Earlier this week, we had the chance to speak to Ross Symons, the CEO of Big Ant about the newly announced Ashes game, improvements that have been made to mechanics in the cricket franchise and what it means for Big Ant to now be developing and publishing games.
The Don Bradman career is one that many hardcore cricket fans get into. What are some of the changes that we see in Ashes?
RS: We still have a career mode, but one of the big differences between the Don Bradman series and the Ashes Cricket game is that your character can get selected and go and play amongst your cricketing heroes; you could be opening with (David) Warner, bowling with (Mitchell) Starc, and we didn’t have the license in the previous games to do that, so obviously that helps to add some authenticity to the career mode that you can actually get selected for your country in a more licensed way.
Ultimately, if you play cricket you want to be selected for your nation and to play in an Ashes test, and now you can get that opportunity.
Have any more changes been made to stadium editor/player creator. More cusomisation?
RS: We’ve revamped the editor – but the thing is, we have all of the licensed stadia from both the men’s and women’s Ashes, so you can actually take to the MCG on Boxing Day. There’s less reliance on the editor, but the editor is still there, and you can share any of your creations with others across PC, Xbox One and PS4.
We had the SCG before, but you’ll have the MCG, the Gabba, the Day-Night test at the Adelaide Oval – all of the stadia are the real deal and licensed.
What can we expect from commentary?
RS: At this stage, we’ve increased the commentary team and we think players will be very happy with the choices we’ve got. We’ll announce it soon, but there will be two men and a woman on the team.
Is there anything else that you’re really proud of in Ashes Cricket? It’s clear that both Cricket Australia and England Cricket are getting around it in a big way.
RS: There’s a lot, but possibly one of the best things – and you will see this if anyone looks at Glenn Maxwell’s video and Steve Smith’s videos – probably the biggest improvement in the game apart from the realism of likenesses and the licensed stadia, is the actual motion capture of Test Cricketers. Getting Maxwell and Smith and all these guys in suits and into our studio and our new mocap facilities and motion-capturing it so that when you play as Smith you’re actually playing as Smith; when you bowl as Starc you’re actually bowling as Starc. This is exactly what they’re like as it’s how we’ve recorded it in the mocap.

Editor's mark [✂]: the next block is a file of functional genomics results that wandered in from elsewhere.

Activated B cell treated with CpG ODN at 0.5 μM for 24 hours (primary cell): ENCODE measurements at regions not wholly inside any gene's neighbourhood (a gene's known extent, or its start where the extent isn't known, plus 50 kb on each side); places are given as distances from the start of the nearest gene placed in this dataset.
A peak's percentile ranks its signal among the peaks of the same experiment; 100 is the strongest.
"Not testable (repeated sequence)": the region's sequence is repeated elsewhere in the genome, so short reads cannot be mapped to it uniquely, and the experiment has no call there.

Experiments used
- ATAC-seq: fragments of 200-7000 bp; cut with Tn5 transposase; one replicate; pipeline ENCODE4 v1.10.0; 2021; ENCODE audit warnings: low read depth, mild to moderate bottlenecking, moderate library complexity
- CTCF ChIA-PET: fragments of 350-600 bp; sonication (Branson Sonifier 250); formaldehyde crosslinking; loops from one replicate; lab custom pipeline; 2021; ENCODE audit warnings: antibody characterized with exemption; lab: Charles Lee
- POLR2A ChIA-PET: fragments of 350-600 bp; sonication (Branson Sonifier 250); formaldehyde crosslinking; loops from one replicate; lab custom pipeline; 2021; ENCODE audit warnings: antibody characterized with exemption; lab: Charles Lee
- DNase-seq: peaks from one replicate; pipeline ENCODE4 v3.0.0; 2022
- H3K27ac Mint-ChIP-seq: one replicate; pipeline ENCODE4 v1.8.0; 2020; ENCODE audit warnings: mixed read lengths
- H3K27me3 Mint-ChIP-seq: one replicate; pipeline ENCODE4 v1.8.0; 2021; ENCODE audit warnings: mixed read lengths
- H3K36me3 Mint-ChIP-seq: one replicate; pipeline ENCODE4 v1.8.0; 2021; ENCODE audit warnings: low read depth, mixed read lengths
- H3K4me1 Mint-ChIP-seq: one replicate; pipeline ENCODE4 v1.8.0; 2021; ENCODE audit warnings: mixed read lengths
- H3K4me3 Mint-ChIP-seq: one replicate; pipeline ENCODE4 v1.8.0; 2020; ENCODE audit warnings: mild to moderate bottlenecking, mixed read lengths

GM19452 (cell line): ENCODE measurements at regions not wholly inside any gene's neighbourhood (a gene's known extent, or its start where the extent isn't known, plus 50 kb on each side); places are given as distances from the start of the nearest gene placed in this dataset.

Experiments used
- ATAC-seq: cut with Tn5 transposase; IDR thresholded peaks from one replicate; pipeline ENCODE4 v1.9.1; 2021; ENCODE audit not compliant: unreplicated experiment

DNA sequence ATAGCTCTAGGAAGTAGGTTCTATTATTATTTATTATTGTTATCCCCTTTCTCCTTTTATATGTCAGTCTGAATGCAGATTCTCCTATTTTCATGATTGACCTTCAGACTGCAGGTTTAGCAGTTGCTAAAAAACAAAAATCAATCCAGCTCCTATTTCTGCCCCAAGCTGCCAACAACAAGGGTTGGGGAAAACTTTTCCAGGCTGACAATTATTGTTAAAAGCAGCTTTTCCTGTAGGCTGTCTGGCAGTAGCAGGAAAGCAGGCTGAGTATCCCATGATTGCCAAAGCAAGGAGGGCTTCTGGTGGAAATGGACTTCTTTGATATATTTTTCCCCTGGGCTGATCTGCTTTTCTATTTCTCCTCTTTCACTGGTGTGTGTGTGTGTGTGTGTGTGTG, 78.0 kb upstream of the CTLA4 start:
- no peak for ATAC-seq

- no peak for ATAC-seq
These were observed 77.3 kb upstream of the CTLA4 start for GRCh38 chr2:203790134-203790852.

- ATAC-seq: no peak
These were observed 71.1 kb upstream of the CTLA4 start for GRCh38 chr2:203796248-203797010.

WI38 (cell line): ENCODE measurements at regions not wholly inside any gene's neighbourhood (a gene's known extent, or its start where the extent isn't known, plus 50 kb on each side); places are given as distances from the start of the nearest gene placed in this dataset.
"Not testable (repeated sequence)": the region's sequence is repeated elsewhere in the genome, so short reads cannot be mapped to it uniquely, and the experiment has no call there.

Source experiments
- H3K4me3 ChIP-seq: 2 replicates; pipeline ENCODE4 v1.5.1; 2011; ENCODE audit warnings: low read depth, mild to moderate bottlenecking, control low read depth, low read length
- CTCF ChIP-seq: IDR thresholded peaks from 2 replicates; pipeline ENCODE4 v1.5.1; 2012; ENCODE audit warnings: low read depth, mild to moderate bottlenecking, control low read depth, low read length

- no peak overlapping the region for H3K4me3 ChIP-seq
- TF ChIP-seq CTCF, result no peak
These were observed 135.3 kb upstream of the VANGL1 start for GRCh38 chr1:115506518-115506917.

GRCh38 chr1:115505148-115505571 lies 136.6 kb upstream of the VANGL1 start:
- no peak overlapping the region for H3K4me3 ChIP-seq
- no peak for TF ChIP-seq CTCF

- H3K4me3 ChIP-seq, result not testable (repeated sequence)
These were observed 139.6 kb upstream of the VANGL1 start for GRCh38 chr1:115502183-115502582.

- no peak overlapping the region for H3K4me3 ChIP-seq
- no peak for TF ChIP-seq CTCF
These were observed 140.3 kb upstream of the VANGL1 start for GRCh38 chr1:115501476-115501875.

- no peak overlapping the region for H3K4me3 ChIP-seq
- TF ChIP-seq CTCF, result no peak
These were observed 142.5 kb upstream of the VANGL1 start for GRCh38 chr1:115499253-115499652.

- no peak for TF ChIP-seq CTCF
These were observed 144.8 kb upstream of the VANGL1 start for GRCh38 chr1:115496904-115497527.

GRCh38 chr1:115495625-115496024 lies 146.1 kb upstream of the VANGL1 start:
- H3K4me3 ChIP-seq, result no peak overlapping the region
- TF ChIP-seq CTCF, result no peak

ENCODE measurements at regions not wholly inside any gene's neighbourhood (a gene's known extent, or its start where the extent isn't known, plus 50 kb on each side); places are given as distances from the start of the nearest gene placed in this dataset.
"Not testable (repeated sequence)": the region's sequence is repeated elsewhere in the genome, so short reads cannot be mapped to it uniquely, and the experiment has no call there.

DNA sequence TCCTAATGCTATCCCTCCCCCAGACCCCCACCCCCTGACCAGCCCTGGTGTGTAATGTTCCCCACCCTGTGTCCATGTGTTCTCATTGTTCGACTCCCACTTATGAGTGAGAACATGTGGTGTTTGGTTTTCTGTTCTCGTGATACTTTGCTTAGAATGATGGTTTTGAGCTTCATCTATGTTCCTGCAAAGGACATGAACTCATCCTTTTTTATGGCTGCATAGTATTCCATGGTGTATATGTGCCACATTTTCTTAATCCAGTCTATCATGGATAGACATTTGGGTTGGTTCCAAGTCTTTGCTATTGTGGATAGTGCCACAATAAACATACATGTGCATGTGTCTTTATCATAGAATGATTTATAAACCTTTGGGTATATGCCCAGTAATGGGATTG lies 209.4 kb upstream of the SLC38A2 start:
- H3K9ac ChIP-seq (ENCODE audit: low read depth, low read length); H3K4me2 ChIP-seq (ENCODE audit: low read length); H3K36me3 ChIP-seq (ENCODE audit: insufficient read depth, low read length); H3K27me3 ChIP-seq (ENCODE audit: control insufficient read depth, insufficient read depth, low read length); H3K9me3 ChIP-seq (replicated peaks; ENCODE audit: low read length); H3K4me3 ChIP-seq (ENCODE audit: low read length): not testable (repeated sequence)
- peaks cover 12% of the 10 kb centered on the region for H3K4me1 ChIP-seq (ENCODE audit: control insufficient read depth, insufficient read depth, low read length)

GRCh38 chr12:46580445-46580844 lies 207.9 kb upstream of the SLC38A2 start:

Is it just the men’s team, or does this extent branch out to the women’s team as well?
RS: Amazingly enough, we have. The women are not just an addendum – this is the men’s Ashes and the women’s Ashes, and the women’s teams have been mocapped as well. We’ve gone around the world and photographed them; we went to the Women’s World Cup, went all the way to Bristol, photographed the women there, had a number of sessions around Australia. So all of the the women’s teams are recorded to the same fidelity as the men’s.
It’s the right thing to do. More and more people are seeing that – I mean you look at the WBBL and the numbers for that are phenomenal, and it’ll be a bigger season this year, and even the Women’s Ashes is going to be spectacular.
How did the feedback from the Don Bradman games shape this one?
RS: Well certainly we took on board what people liked and what people didn’t like. We’ve made it so that the game is a lot easier to pick up and play – so I think anyone could probably play the game. We’ve sort of targeted that the lower difficulty levels are really easy to play, but the higher levels are obviously more difficult to play. I guess it goes back to that “It’s easy to play, but hard to master” – and one of the biggest feedback concerns we got from Bradman was that it was too difficult and too technical, and it was somewhat a simulation.
What we’ve done with this is brought an arcade feel to the lower levels of difficulty, and simulation to the higher levels of difficulty. We want kids to be able to play the game as well.
It’s clear that Big Ant have been spending a lot on new technology, What does Photogrammetry mean for Ashes cricket and what the team is able to achieve?
RS: Photogrammetry is basically where we put a number of high-definition cameras in a 360-degree rig, and then we put a player inside the rig and then we fire all the cameras at the same time, kinda like Matrix-style. That enables us to import really high-resolution 3D textured models of the players into the game so that what you see is what you get – essentially we have photo-likenesses of these players in three dimensions in the game. It makes the licensed players really pop; and we’ve travelled around the world, even myself personally, from London to everywhere following these players and putting this rig together, taking their photos wherever they might be.